ADHD and Eating Disorders: The Real Connection between the Two

February 7, 2022 1
ADHD and Eating Disorders Treatment
ADHD Disorder
ADHD and Eating Disorders: The Real Connection between the Two

While people have recognized eating disorders for ages, the understanding of ADHD is somewhat relatively poor. In a nutshell, ADHD is characterized by reduced executive functioning, inattention, and impulsiveness. Patients with ADHD may also be hyperactive.

If you know someone with ADHD and an eating disorder, you might assume the two are unrelated. Nevertheless, ADHD and eating disorders can co-occur, as shown in several studies. Read more below to learn about the connection between ADHD and eating disorders and what can be done about it.

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ADHD and Binge Eating Disorder

The three main types of eating disorders include bulimia, binge eating disorder {BED} and anorexia. Other than BED being the most common of the three, it is the one that often co-occurs with ADHD. In BED, a patient eats large food amounts quickly even when they feel full. Unlike bulimia, the person will neither purge nor excessively exercise to get rid of this food after eating. Nonetheless, he/ she will be ashamed afterward. Obesity usually occurs with co-occurring ADHD and binge eating disorders. According to researchers, the impulsivity and inattention associated with ADHD are the key elements that play a role in BED development. The brains of people with ADHD need stimulation. Binge eating might be a way of meeting this stimulation. Furthermore, research has identified a genetic link between ADHD and eating disorders. There are common genes identified in BED, obesity, and ADHD. These genes involved in dopamine transmission are not very efficient in people with ADHD. The inattention associated with ADHD might lead someone to be unaware of his/ her eating habits or might not recognize whether he/ she is hungry. He/ she might also not recognize when he/ she is full and thus keeps eating.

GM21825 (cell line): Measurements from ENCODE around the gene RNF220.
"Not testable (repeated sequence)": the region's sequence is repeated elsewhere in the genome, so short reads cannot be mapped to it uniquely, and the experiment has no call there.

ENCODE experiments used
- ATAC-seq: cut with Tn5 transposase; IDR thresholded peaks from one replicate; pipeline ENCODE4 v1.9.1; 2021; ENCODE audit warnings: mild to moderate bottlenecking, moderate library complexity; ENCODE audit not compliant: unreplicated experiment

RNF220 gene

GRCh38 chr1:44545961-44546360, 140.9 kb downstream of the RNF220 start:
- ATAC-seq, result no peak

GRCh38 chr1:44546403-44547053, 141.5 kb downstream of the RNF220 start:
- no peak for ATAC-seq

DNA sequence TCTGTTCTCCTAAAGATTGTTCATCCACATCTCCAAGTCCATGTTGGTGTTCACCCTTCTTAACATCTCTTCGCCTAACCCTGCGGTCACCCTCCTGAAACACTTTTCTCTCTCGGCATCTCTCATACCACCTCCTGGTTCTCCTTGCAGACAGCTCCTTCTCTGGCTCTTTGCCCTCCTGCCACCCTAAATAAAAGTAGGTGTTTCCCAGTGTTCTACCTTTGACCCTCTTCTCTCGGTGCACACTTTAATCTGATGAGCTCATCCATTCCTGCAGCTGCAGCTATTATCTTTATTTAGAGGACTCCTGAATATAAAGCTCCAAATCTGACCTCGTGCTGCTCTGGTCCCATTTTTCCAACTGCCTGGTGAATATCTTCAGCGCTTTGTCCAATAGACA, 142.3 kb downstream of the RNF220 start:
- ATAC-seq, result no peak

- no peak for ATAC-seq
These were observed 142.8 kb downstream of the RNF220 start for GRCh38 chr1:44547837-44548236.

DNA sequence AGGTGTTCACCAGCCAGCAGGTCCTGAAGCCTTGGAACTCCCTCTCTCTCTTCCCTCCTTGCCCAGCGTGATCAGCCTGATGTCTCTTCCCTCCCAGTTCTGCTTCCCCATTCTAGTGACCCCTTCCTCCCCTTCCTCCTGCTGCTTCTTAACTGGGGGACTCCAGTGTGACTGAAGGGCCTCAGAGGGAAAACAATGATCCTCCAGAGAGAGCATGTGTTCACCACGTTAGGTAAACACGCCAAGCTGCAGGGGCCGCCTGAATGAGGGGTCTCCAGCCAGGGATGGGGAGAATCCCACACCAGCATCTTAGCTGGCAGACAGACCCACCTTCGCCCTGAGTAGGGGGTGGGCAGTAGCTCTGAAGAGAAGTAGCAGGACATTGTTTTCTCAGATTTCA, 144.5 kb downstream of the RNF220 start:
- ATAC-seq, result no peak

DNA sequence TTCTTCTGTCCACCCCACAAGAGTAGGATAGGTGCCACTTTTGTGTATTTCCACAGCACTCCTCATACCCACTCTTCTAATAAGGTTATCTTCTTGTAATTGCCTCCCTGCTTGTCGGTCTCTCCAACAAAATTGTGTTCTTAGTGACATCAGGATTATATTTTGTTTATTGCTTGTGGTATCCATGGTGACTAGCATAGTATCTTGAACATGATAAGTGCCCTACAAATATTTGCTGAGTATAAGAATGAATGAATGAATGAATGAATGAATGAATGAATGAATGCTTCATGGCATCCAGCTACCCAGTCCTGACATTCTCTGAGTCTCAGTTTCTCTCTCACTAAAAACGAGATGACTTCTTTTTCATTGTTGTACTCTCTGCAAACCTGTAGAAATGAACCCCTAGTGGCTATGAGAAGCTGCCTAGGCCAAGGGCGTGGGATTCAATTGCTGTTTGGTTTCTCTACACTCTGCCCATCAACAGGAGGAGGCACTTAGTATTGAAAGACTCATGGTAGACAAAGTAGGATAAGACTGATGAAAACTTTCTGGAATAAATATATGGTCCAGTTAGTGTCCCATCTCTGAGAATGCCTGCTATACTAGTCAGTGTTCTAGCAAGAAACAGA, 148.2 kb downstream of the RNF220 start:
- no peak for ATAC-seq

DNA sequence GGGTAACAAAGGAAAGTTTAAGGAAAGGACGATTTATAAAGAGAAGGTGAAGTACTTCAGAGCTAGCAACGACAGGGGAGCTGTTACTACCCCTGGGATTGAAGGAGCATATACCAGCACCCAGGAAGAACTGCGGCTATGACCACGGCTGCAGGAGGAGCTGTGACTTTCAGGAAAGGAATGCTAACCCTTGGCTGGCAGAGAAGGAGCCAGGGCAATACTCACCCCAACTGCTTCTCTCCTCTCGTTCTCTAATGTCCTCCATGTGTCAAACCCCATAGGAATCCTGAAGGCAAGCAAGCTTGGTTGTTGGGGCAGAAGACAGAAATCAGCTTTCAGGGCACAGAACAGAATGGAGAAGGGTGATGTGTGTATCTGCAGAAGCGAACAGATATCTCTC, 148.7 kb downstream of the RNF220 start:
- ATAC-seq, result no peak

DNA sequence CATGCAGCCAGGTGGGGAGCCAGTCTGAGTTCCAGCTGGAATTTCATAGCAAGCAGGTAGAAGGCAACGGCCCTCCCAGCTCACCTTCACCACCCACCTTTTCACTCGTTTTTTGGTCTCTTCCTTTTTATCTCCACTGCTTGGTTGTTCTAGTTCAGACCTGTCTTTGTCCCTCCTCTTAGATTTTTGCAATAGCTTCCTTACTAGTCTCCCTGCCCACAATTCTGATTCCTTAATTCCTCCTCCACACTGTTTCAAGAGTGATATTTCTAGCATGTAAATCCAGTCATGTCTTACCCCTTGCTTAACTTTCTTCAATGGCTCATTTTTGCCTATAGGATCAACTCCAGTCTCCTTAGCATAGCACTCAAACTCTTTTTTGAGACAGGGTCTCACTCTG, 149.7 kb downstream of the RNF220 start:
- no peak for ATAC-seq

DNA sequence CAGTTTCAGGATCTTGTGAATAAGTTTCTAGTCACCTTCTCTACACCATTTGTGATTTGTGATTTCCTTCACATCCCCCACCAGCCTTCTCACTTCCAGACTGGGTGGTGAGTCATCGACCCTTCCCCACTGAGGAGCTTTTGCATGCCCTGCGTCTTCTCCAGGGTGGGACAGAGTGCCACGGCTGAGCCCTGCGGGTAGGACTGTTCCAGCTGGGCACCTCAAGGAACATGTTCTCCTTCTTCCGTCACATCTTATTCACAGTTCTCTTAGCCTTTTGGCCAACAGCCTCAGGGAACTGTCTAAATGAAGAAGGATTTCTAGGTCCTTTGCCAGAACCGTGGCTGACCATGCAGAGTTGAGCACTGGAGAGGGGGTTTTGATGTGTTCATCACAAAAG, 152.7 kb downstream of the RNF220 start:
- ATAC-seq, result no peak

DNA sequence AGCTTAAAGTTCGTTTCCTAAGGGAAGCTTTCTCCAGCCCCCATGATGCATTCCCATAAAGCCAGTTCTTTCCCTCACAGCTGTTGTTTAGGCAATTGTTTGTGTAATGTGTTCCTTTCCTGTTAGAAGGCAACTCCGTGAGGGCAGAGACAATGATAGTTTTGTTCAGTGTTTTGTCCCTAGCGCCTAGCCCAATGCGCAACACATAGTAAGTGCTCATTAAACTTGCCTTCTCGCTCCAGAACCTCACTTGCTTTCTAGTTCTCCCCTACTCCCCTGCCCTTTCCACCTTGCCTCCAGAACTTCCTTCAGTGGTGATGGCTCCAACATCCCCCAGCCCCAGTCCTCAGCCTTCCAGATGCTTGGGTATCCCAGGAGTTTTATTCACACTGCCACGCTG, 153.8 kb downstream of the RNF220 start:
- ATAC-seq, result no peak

ADHD and Anorexia

Anorexia nervosa entails restricting your food intake, at times to almost starving point. This leads to unhealthily low body weight as the person is scared of gaining weight and body fat. You might be asking why girls with ADHD have anorexia commonly. Though not as common as BED and bulimia in ADHD and eating disorders, anorexia in ADHD is thought to be associated with the impaired interpretation of signals in the brain, causing abnormal behaviors. As such, one might be unable to recognize if he/ she is hungry and under-eat or develop food aversions.

Eating Disorders

Moreover, some people with ADHD might be more sensitive to textures, flavors, foods, stimuli, and scents compared to the general population. Therefore, they might not readily accept most foods, which contribute to anorexia. Alternatively, a person with ADHD might find it overwhelming to process the information on healthy food choices and portions. Hence, they might choose to take an ‘’all or nothing’’ approach in which they eat everything or nothing to ease decision-making.

ADHD and Bulimia

With the poor impulse control that people with ADHD have, restricting what they eat might be an issue. To keep themselves from feeling guilty after bingeing on food, some develop bulimia, a condition in which they purge or exercise excessively to get rid of the food they have eaten.